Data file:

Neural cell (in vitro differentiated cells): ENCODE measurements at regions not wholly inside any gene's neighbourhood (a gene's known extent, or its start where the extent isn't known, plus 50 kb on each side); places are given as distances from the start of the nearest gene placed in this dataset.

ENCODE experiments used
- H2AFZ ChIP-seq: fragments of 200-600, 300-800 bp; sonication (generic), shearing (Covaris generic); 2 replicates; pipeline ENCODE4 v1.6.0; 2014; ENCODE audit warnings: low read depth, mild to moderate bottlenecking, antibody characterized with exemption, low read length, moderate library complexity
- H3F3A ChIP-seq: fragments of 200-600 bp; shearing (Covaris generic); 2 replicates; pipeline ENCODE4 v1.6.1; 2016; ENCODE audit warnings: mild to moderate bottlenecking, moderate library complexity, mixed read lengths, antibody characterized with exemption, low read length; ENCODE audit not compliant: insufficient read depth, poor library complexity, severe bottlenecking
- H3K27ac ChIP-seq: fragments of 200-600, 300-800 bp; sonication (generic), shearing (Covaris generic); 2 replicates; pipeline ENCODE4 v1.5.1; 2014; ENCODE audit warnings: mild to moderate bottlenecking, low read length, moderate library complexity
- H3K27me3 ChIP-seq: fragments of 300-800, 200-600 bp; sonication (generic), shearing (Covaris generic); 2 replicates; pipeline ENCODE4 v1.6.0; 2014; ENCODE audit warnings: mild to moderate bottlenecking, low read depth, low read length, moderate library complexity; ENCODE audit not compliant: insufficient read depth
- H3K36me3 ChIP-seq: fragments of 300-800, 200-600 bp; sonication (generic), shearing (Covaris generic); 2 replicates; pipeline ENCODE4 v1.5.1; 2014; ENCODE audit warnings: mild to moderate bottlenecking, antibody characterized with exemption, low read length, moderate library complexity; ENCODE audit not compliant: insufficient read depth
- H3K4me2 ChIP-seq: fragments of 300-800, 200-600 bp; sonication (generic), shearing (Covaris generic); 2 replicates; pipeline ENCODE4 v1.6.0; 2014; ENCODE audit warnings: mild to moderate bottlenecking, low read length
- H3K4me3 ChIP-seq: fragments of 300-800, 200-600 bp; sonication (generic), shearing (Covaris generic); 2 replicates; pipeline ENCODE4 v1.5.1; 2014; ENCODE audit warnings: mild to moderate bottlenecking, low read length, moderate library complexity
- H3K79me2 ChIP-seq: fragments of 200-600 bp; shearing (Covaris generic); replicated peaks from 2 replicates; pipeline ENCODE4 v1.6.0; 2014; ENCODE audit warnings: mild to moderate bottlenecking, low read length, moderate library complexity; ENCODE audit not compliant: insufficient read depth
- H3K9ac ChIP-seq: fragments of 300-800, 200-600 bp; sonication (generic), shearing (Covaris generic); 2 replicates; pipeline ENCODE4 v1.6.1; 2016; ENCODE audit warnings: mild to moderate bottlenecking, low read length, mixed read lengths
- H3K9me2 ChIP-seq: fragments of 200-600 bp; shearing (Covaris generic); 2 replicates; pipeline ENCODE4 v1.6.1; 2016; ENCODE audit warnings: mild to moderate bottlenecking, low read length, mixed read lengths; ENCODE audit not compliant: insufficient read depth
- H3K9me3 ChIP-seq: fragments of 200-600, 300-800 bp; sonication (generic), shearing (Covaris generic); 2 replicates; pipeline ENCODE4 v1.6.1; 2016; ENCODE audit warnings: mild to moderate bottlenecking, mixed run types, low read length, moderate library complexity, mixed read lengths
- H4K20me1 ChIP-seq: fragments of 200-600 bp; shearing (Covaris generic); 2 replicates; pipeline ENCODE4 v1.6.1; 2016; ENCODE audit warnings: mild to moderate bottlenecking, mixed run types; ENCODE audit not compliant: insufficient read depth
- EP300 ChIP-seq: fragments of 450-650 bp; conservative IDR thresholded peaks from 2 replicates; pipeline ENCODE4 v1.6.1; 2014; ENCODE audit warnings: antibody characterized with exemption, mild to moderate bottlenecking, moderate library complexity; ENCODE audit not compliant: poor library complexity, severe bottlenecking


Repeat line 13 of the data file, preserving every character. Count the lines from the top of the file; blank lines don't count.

- H3K9me3 ChIP-seq: fragments of 200-600, 300-800 bp; sonication (generic), shearing (Covaris generic); 2 replicates; pipeline ENCODE4 v1.6.1; 2016; ENCODE audit warnings: mild to moderate bottlenecking, mixed run types, low read length, moderate library complexity, mixed read lengths